|0 or 1
||Add 100 feet to the horizontal range
||Add 200 feet to the horizontal range
||Add 400 feet to the horizontal range
||Add 800 feet to the horizontal range
Like I said, that's just eight pages of the book -- there are 280 more. Next month, I should be able to get some more crunchy bits along with an illustration or two for you.
This Fall: Dungeons & Dragons Miniatures
This month, let's jump right in and show off what is arguably the coolest mini in the Harbinger set -- the Umber Hulk. Check out the concept sketch, drawn by Des Hanley (the same guy who did the awesome concept sketch that redefined the look of the Blackguard) It takes the Umber Hulk from the illustration in the Monster Manual, and puts it in action.
What we end up with is a bigger, badder, meaner-looking critter that you don't want to see coming through a wall. If it doesn't get you with its confusion gaze attack, it'll probably put a little old-fashioned fear into you. Notice the little thumbnail sketch that shows the comparative scale between the umber hulk and an average human -- this guy is huge.
Here's a side-view
picture (taken on
a cloudy day)
And here's the rear
view, or what you'd
see if Umber Hulks
ever ran away.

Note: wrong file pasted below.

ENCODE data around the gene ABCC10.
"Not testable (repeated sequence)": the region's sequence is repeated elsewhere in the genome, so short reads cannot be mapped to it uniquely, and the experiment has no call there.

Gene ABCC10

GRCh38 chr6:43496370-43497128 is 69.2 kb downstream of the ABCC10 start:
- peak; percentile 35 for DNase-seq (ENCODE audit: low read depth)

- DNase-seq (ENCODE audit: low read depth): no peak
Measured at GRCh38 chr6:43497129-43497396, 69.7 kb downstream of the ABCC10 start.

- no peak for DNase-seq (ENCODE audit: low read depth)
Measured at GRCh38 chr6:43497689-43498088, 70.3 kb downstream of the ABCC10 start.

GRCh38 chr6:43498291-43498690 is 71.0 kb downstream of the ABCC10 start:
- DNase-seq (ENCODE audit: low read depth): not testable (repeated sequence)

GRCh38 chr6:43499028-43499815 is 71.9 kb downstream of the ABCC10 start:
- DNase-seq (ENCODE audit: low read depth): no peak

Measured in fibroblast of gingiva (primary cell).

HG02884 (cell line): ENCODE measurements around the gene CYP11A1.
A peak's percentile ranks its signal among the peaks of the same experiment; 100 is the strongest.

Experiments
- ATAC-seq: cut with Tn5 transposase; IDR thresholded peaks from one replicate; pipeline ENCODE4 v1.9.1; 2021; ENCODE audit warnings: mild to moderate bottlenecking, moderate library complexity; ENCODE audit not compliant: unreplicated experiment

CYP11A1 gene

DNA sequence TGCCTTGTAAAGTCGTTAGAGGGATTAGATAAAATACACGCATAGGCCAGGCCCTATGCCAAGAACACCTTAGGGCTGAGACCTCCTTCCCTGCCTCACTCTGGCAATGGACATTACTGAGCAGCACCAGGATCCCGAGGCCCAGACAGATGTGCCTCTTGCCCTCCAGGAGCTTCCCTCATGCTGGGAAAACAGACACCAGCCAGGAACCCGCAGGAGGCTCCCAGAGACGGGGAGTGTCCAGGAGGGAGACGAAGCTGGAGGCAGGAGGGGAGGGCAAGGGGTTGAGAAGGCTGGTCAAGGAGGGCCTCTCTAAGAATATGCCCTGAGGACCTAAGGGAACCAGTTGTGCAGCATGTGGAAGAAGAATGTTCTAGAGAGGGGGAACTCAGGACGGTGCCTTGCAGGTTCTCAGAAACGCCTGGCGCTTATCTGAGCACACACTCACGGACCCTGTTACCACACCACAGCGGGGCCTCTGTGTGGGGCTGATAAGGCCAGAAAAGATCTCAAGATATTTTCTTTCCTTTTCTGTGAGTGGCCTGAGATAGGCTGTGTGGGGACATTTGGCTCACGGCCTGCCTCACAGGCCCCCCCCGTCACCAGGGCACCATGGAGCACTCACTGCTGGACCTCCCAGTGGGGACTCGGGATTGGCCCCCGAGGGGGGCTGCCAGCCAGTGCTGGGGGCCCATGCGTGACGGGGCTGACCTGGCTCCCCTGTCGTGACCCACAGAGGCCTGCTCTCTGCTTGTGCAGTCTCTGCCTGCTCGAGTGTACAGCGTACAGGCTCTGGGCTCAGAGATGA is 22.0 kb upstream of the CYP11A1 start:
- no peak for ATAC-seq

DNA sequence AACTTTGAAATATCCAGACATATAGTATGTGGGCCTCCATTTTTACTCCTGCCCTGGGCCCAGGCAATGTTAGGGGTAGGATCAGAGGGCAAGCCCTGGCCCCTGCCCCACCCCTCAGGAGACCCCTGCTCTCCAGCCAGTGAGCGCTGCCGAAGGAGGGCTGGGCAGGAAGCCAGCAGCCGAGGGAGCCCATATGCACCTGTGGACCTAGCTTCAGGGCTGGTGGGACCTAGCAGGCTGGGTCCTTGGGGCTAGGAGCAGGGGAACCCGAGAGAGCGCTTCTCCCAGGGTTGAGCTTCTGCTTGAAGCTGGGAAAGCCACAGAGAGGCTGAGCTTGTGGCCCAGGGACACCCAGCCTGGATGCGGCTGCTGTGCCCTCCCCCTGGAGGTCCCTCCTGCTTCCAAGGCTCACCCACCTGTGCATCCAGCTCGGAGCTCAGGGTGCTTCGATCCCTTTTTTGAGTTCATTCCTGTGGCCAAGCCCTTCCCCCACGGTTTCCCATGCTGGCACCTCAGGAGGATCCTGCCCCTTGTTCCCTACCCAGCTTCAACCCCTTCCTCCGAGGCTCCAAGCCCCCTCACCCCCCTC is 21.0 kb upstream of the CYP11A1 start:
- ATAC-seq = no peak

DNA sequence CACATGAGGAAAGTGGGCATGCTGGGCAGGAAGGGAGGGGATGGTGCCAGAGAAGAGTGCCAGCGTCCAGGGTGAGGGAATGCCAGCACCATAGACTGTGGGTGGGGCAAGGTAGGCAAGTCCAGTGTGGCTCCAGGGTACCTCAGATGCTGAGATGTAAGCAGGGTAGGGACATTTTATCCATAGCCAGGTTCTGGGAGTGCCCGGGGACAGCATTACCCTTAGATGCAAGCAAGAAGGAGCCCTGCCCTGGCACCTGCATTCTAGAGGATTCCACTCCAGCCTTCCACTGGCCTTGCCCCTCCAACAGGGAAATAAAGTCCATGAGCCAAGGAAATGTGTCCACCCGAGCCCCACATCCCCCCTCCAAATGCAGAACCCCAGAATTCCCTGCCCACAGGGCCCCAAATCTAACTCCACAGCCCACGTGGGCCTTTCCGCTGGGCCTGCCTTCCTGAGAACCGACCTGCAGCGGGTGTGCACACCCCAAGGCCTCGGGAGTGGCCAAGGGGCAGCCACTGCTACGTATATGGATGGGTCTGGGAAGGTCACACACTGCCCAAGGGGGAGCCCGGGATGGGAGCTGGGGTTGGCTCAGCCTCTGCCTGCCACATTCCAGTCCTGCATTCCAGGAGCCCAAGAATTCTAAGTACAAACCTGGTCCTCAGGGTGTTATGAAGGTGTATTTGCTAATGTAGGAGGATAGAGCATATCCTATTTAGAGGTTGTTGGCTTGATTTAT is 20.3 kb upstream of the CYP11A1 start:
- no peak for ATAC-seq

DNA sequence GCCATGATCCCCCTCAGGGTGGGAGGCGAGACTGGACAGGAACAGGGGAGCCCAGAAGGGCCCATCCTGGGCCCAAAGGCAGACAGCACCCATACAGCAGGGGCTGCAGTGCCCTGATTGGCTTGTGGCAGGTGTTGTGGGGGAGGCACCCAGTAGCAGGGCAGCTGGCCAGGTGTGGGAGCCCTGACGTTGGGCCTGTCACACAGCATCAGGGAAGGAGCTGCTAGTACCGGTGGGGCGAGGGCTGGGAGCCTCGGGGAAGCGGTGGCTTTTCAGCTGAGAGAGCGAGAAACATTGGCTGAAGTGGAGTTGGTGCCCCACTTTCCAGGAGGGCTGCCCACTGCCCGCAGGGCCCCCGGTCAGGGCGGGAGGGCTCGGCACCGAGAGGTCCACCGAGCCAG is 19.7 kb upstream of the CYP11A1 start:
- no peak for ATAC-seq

|Click Image to Enlarge
The Sculpt is the next stage. And, just like with the Blackguard, we've got a dead-on 3D version of what the concept sketch was asking for.
After that, we'd get a first casting of the sculpt in plastic, followed by the Master Paint stage. Like before, this is the paint job we send off to the factory to indicate what we want the mini to look like.
The thing that this mini really shows off (aside from a terrific sculpt) is how nice it looks with a relatively limited palette of colors. (All I'd want to do is give it an ink wash and a little drybrushing, and it'd be just as good, possibly even better than the paint job I'd do with an unpainted mini.) The extra reassuring thing I can tell you is that, when placed next to their Master Paint versions, the initial batch of minis we've gotten back from the factory are looking good. The umber hulk looks virtually identical, and the only real difference between the Master Paint blackguard and the "real" one is that the metallic paint on the "real" one is more muted. Really, that works out -- who wants a shiny blackguard anyway?
Keep in mind that the more rare the miniature, the more paint applications it'll get. (There are three levels of rarity -- common, uncommon, and rare.) Of course, the minis you've seen here are rares -- partly because those Large minis are rare, partly because they look the nicest, and partly because that's what worked best -- the blackguard was a no-brainer choice since I could show you the new prestige class in the Dungeon Master's Guide and follow that up with a perfect example of a miniature taken straight from the rulebooks.